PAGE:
When I set up my Tumblr account (which has been ages ago), the Terms of Service made me nervous about posting anything original there, but when I last looked at's TOS (again, ages ago), Wordpress clearly stated that content was mine and Wordpress had no claim on it.

    Anyhow, none of this matters if you're just posting random crap you scavenged off the Internet, I guess.
  8.  (8816.16)
    I prefer tumblr because it is faster to produce content with for me. It's the twitter of blogging.
    • CommentTimeSep 7th 2010
    That's just my problem with it - it's somewhere between Twitter and blogging. And I already have both. I really like Tumblr because it's simple and fun, but I haven't really found a proper use for it yet.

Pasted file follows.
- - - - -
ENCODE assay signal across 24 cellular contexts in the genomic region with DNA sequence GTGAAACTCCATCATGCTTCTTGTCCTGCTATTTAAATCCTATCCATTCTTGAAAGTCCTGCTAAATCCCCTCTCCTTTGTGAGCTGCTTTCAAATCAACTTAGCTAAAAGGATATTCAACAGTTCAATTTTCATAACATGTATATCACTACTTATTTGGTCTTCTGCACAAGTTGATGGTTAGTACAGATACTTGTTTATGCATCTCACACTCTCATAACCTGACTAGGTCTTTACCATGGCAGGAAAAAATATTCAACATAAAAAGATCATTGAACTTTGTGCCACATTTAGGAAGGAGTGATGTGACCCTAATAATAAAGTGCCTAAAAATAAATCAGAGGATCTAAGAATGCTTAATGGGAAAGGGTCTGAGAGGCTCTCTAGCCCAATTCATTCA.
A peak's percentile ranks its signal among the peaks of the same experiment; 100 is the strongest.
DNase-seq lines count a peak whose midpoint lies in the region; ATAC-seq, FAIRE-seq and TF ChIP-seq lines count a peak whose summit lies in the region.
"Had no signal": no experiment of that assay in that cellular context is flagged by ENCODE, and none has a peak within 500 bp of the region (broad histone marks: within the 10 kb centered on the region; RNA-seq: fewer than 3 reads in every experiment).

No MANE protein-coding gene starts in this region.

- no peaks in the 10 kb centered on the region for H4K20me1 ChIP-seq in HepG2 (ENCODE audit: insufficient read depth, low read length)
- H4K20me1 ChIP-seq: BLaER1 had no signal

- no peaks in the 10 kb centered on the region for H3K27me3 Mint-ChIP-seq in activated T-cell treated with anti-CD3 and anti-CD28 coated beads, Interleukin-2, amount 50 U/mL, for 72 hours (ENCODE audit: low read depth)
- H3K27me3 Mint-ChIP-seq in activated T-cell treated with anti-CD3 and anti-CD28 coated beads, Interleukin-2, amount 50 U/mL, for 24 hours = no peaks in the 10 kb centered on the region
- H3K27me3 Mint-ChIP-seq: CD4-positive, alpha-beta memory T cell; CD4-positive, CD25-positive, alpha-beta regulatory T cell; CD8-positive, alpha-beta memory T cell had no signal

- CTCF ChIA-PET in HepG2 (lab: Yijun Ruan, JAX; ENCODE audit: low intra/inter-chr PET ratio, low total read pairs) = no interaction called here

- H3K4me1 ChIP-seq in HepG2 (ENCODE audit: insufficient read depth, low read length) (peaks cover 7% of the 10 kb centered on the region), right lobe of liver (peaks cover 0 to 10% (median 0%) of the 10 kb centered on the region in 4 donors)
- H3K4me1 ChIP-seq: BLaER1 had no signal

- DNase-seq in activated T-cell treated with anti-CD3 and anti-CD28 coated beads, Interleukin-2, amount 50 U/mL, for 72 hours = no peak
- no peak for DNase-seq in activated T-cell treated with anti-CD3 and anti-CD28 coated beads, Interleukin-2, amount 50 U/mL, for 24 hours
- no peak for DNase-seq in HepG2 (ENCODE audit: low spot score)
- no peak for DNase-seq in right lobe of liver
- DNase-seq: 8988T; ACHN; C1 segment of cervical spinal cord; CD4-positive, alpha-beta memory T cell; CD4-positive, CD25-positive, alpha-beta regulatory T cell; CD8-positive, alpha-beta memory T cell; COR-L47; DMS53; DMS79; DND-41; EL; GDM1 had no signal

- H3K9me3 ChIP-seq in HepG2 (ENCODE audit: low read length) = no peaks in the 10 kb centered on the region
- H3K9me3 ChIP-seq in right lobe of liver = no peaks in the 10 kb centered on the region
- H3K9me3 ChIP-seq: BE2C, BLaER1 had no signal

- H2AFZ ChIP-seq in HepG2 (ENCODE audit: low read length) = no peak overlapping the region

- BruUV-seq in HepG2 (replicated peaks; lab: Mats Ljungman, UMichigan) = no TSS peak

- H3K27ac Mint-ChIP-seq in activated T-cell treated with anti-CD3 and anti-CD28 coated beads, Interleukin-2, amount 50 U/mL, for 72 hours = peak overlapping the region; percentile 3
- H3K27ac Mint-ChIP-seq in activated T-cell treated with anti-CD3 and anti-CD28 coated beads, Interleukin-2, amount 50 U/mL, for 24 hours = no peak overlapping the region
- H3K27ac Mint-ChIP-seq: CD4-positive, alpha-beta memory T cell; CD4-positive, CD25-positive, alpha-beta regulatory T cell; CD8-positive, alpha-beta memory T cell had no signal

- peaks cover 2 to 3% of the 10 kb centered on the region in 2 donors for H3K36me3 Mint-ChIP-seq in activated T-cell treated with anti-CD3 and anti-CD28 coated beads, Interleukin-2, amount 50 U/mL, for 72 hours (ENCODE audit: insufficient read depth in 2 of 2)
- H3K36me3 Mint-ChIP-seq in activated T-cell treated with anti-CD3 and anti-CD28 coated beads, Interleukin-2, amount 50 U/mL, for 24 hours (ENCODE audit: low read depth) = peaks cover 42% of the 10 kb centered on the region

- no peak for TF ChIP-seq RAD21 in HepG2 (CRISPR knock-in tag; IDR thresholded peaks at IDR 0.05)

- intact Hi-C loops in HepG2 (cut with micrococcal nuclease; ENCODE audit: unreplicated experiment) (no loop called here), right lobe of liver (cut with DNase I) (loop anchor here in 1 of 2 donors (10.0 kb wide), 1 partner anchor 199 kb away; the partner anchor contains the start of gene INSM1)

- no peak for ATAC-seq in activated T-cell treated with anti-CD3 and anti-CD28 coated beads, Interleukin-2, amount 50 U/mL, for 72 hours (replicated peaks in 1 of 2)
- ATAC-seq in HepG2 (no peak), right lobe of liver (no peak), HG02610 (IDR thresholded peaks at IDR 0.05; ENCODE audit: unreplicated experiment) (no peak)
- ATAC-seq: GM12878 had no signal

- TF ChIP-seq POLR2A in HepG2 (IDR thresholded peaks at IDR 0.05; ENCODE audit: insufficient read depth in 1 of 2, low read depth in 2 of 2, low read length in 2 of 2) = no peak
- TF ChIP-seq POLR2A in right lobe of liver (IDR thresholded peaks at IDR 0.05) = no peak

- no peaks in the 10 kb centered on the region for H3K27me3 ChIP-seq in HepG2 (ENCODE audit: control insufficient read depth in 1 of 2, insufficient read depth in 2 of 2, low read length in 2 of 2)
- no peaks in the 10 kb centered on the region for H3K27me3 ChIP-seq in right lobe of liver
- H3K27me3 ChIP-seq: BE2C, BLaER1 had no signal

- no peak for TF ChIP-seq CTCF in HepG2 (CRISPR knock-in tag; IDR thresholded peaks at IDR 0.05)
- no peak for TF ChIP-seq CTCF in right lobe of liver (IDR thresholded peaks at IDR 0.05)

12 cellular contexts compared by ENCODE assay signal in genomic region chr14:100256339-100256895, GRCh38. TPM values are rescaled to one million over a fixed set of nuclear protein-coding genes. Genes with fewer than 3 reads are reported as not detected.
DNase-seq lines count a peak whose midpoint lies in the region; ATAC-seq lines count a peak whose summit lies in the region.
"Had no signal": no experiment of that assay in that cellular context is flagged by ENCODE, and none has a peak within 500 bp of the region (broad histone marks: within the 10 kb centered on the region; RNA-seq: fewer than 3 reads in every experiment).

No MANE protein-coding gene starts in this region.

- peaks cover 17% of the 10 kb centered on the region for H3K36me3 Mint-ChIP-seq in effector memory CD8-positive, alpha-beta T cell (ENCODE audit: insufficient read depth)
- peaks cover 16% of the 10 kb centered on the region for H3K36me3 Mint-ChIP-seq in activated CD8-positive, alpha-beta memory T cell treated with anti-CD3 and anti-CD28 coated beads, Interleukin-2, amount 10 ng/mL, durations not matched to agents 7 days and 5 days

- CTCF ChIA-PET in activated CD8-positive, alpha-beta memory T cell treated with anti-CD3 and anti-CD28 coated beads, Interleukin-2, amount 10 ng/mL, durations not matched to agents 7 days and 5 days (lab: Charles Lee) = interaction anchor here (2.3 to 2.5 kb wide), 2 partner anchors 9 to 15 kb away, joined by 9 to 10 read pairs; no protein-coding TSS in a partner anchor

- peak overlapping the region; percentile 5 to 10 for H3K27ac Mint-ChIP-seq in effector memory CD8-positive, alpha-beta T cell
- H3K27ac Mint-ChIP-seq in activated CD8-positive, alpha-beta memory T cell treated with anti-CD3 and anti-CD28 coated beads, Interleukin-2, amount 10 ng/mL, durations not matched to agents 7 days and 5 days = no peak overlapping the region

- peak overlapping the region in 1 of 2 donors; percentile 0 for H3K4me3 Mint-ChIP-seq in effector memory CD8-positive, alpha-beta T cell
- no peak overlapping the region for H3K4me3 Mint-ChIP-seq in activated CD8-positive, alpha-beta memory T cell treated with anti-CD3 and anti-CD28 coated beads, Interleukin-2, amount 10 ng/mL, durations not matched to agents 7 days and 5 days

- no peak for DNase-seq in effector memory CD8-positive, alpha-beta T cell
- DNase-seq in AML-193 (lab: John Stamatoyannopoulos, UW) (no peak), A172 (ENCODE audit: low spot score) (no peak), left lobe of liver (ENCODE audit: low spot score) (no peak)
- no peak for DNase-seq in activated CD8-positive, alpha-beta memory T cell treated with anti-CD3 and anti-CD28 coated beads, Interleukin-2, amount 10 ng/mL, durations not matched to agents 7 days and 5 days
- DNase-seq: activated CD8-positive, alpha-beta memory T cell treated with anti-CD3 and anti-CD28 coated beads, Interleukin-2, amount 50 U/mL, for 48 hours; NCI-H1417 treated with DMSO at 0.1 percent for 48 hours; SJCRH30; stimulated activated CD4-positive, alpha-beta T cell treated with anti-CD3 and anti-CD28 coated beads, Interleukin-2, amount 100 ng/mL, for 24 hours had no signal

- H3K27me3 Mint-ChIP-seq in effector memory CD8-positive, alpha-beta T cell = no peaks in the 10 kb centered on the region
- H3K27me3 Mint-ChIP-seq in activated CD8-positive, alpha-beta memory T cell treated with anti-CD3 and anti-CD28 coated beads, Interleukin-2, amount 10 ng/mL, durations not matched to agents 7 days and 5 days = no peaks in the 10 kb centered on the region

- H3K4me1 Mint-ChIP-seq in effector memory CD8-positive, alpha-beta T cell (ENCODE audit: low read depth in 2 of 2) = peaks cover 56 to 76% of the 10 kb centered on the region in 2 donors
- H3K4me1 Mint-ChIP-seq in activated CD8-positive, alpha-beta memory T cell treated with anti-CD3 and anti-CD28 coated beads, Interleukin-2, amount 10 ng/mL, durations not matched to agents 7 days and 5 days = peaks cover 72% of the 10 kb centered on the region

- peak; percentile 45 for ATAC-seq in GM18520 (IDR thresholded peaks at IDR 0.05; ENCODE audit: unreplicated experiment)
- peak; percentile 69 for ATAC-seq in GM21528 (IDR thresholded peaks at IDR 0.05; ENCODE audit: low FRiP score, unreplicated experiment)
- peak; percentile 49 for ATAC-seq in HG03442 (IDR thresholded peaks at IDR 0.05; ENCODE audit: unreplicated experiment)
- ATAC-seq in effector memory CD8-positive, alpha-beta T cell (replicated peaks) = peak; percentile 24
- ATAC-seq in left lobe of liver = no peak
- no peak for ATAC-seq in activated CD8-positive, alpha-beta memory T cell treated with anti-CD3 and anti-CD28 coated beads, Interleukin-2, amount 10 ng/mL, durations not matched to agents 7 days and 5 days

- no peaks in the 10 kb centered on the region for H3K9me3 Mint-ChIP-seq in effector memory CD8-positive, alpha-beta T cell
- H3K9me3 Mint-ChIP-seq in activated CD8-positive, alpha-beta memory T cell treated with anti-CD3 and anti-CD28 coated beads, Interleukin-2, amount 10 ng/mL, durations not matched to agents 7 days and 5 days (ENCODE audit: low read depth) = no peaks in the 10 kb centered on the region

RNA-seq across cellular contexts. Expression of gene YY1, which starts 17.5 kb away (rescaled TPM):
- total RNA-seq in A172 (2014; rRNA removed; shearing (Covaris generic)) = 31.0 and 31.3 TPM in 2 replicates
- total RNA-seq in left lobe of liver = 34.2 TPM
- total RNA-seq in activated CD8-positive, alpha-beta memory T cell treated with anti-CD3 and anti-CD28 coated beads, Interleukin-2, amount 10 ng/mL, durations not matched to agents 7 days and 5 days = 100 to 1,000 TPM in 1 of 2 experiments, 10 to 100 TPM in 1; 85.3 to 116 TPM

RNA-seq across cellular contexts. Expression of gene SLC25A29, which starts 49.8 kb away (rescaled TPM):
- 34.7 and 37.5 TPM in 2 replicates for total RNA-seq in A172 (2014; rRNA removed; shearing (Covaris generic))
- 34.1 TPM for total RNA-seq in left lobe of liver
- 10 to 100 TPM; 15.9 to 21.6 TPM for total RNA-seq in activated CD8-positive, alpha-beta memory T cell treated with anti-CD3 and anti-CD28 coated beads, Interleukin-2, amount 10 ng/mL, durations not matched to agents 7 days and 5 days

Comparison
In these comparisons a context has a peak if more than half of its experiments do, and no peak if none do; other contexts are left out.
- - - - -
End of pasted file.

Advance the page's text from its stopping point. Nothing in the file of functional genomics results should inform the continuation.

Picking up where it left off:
9.  (8816.18)
    I think one of the better uses for it is as a notebook of ideas, from which fullscale blogging can then be produced.
    • CommentTimeSep 7th 2010
    @mercurialblonde totally agree. I call my tumblr my internet scrapbook. I save a lot of reference material to it, mostly, or jot down a sentence or two for later. I should really look into if I can make a lone entry private or find some way to hide part of an entry to only be viewable by me. It would just make me more comfortable in case I have a really good idea I don't want to leak all over the internet yet.
  10.  (8816.20)
    You CAN make individual entries private, and as far as I was aware, the terms of service stated that the original poster retained rights to the content, regardless of who or how it is reblogged.